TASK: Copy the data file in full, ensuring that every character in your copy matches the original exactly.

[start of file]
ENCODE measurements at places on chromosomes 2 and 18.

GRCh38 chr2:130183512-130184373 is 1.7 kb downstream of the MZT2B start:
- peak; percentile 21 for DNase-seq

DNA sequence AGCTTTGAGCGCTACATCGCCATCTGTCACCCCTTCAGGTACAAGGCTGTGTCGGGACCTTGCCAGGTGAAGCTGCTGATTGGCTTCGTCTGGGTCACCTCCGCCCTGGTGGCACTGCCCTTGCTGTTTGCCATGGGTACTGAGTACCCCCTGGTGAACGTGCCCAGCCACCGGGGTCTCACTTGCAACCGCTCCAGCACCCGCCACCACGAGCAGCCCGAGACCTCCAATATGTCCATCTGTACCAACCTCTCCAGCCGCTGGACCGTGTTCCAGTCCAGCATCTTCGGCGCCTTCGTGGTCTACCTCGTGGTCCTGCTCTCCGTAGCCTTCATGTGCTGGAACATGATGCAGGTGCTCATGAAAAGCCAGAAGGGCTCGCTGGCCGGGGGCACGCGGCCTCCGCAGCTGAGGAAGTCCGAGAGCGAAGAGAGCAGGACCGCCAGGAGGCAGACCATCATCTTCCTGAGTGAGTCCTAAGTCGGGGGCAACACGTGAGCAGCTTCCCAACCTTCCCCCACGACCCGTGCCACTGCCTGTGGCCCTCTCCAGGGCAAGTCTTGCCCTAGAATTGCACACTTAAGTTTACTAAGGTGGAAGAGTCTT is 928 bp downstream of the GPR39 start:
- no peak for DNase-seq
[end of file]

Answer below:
ENCODE measurements at places on chromosomes 2 and 18.

GRCh38 chr2:130183512-130184373 is 1.7 kb downstream of the MZT2B start:
- peak; percentile 21 for DNase-seq

DNA sequence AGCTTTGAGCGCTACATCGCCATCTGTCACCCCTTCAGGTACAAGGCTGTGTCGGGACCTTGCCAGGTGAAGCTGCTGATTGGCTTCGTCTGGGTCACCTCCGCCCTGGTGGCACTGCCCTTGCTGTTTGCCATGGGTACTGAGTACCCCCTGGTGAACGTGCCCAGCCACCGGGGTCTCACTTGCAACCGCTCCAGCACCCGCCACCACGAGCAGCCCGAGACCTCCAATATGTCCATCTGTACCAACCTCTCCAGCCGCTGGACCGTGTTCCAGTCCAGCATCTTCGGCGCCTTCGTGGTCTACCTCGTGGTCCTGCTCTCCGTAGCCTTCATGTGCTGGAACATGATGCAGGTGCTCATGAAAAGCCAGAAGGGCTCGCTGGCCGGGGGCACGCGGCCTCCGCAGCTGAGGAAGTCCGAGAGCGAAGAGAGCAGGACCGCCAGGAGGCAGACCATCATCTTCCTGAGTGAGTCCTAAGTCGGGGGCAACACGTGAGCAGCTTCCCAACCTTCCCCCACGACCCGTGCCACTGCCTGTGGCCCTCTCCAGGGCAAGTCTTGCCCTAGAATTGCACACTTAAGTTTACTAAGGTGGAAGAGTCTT is 928 bp downstream of the GPR39 start:
- no peak for DNase-seq